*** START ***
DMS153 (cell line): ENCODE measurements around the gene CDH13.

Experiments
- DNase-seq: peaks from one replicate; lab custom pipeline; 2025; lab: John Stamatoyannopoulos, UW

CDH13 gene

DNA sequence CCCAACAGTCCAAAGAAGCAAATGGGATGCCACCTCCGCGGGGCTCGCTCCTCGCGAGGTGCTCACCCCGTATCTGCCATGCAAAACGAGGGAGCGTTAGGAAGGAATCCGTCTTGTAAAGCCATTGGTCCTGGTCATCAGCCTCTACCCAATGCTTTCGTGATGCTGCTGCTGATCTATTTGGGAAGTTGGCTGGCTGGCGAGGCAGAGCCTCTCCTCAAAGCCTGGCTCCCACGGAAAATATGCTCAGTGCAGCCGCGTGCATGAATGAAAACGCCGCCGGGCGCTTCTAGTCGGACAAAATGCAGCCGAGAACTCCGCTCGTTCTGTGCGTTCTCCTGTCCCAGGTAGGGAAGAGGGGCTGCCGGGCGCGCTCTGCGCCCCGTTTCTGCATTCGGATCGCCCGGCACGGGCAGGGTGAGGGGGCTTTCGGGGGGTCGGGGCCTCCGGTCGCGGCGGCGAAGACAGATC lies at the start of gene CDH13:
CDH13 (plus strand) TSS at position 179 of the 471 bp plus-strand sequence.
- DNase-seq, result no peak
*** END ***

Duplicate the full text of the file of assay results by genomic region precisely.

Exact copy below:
DMS153 (cell line): ENCODE measurements around the gene CDH13.

Experiments
- DNase-seq: peaks from one replicate; lab custom pipeline; 2025; lab: John Stamatoyannopoulos, UW

CDH13 gene

DNA sequence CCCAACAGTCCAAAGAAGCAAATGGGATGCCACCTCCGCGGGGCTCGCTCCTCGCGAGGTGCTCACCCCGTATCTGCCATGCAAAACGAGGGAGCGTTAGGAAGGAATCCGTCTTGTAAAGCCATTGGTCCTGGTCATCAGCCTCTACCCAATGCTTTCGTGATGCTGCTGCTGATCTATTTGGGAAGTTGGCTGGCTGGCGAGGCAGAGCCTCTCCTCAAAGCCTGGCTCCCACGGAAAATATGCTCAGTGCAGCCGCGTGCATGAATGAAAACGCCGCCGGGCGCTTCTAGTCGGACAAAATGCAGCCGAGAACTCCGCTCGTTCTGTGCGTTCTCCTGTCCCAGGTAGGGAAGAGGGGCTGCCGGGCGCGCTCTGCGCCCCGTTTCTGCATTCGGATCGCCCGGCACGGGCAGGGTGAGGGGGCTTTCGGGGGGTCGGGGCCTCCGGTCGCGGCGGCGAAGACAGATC lies at the start of gene CDH13:
CDH13 (plus strand) TSS at position 179 of the 471 bp plus-strand sequence.
- DNase-seq, result no peak